1.4 Assignment of licenses
As per the Mining Law and the Mining Regulation, none of the mining rights or licenses may be divided into shares and partially assigned to a third party. Rights associated with licenses shall always be dealt with in their entirety.
Under the current structure, there is no provision preventing the assignment of operational licenses to another party in its entirety as long as the assignee also has the qualifications for engaging in mining activities as stipulated by the Mining Law. Having said that, the operating permit may not be the subject of an assignment transaction by itself; it can only be transferred within the operation license.
Parties to the assignment are obliged to deposit twice the value of the operation license on the date of the assignment. The assignment shall have effect and bear consequences upon the approval of MENR and any assignment transaction shall be registered at the Mine Registry; such a transaction shall be completed only after its annotation at the registry.
1.5 Transfer of control
Pursuant to the Mining Law, if the shareholders of the license holders engage in a share transfer that gives rise to a change in the direct shareholding structure by more than 10%, such a share transfer is subject to the approval of MAPEG.
1.6 Merging / subdividing licensed fields
The legislation allows for the merger of operational licenses if the licenses are provided for adjacent areas with at least two common points, provided that the licenses are given for the same group of resources. The merged area of the licenses are subject to the area restrictions provided by the Mining Law. If the merging of the licensed fields is due to a necessity arising from the unity of the apparent reserve, establishment of a joint operation or a necessity for feeding the integrated plants by means of production, the new license shall be granted with no limitation in terms of the boundaries.
Following the merger, the new license's expiry date will be determined as the closest expiry date of the merged licenses. However, if an exploration license is merged with an operating license, the term of the operational license shall prevail. Additionally, any mortgage, pledge or other restrictions on relevant licenses shall survive following the merger of licensed fields.
On the contrary, in case the necessary mining activities are not completed and the reports are not prepared as required by law, mine reserve fields may be subdivided. Until the registration of the subdivided field to the Mine Registry, the license holder's obligations, such as the payment of the state's royalties, shall prevail.
1.7 State royalties
In return for providing mining rights to relevant entities, the state receives a royalty payment called the State Royalty, where a portion of the revenue generated from mine production is paid to the state by the license holder. In case there is no production in the said mining area, the payment to be made to the state shall not be less than the minimum license fee.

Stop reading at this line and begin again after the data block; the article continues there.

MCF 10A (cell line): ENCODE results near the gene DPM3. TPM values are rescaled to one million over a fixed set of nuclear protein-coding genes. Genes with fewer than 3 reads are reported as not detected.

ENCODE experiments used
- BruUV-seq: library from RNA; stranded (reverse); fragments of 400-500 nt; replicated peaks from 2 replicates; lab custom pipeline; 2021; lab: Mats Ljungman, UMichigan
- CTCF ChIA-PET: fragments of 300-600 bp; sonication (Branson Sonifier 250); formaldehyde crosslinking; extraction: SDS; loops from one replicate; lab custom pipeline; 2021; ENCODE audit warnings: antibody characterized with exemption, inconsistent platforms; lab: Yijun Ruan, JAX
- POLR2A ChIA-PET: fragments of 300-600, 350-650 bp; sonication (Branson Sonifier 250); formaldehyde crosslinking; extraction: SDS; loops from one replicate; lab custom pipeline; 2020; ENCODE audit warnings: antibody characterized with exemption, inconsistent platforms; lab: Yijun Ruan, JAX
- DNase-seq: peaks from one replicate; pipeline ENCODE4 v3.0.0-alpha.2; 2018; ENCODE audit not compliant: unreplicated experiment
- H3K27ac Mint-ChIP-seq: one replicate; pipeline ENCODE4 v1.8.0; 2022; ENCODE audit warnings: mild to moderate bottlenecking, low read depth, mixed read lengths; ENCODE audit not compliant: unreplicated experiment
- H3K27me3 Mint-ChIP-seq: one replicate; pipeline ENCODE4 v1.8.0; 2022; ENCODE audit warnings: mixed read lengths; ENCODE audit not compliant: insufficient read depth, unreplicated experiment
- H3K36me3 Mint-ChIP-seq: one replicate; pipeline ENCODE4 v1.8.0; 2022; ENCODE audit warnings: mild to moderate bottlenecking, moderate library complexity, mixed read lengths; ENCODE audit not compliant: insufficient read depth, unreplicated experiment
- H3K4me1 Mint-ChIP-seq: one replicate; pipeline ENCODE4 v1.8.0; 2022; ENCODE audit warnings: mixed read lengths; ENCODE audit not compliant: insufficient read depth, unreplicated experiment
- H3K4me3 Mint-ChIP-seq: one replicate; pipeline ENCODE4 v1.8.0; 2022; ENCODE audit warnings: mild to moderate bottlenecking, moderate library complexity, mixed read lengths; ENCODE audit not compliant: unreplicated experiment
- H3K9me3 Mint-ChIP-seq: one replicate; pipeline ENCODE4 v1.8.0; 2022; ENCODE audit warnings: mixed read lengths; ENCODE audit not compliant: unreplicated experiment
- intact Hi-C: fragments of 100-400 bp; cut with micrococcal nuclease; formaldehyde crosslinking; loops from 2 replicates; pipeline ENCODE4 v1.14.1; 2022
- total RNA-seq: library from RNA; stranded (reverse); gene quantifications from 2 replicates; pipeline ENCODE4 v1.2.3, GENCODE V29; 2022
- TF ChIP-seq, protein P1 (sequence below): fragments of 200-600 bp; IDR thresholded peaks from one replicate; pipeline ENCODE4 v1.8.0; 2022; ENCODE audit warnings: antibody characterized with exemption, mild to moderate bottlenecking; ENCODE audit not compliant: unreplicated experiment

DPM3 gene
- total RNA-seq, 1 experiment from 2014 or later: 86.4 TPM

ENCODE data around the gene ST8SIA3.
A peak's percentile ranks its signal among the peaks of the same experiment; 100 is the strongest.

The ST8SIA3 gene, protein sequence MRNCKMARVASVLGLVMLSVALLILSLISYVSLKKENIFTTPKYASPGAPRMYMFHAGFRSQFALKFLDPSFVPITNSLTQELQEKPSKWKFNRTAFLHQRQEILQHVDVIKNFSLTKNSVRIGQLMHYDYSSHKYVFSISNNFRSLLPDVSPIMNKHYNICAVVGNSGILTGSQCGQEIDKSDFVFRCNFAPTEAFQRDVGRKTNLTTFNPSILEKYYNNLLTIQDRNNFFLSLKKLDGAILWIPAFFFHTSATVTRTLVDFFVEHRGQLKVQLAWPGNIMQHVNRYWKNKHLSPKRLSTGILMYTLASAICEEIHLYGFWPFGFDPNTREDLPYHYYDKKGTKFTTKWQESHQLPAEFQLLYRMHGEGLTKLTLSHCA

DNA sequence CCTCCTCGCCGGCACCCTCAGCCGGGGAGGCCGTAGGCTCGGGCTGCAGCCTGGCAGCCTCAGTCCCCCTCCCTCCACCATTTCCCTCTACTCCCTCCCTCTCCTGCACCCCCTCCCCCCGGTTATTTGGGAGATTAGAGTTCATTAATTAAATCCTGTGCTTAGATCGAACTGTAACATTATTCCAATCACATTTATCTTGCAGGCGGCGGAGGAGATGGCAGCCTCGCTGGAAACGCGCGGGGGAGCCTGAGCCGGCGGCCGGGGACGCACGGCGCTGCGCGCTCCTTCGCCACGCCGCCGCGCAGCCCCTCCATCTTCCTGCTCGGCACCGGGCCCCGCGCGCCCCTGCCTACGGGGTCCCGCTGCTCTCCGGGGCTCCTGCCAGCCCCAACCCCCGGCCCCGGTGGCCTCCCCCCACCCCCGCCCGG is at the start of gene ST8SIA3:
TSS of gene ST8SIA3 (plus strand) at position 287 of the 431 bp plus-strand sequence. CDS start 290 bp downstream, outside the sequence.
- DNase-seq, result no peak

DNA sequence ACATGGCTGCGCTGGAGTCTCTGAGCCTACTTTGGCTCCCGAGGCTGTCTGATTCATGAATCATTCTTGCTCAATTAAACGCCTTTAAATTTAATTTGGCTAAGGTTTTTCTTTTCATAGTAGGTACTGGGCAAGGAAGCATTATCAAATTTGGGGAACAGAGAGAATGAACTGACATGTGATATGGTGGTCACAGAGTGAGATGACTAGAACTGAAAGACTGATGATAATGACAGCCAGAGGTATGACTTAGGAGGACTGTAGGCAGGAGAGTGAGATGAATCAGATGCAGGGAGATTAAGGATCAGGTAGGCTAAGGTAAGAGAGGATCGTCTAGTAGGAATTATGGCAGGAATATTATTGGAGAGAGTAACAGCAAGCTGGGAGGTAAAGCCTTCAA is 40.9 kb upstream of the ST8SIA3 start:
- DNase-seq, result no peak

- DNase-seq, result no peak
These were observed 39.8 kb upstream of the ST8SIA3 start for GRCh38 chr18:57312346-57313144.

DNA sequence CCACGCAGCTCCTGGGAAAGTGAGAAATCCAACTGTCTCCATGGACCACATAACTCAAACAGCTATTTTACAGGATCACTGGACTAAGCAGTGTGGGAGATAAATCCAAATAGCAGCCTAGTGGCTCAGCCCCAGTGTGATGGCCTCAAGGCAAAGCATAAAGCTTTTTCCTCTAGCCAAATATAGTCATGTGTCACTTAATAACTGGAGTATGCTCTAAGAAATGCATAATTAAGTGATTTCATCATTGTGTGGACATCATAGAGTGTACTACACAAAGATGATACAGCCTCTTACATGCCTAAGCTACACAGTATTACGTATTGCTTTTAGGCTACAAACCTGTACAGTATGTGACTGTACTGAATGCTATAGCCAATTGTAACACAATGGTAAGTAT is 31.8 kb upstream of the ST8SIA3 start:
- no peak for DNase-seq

The rate at which the state royalty is calculated may vary from 1% to 15% of the ex-mine sales amount. The state royalty is specified for each license group in the mining law and the base amounts might be increased depending on the nature and place of the mine.
Likewise, the license holder may also be obliged to pay a fee to the municipalities if the area in which the mine output is produced falls within the borders of the municipality. In such a case, the license holder is obliged to pay 0.2% of the ex-mine sales amount for its mine production. If the mining area is governed by more than one municipality, the 0.2% share is divided between the municipalities
There might be additional factors relevant to the state royalty depending on the area where the mine is. For example, if the mining activity is conducted in the government forests, the state royalty increases by 30% for the first five hectares.
1.8 Production obligations
Within a five-year time period, any three years with the lowest production must exceed at least 30% of the annual production amount declared by the license holder in the project, or the license holders shall face an administrative fine of TRY 77,632 (approx. US$11,592). Additionally, if the production realized in the last three years prior to the administrative fine is calculated to be below 10% of the annual production amount, the license holder shall face an additional administrative fine of TRY 77,632 (approx. US$11,592). If the non-compliance with the production obligation continues, the licenses shall be annulled.
The administrative fines stipulated above are not applied if the reduction in production is caused by force majeure. For example, if a mine terminates its operations due to natural disasters, political tensions in the area and MAPEG considers the situation as a force majeure, it may reduce production obligations.
1 For 2020, the base price of exploration licenses is announced as approximately TRY 1,904 (approx. US$280).
2 This tenure is foreseen for Group IV mines only, other classes are provided a1-year general exploration period.
3 This tenure is foreseen for Group IV mines only.
Originally published 26 June, 2020
The content of this article is intended to provide a general guide to the subject matter. Specialist advice should be sought about your specific circumstances.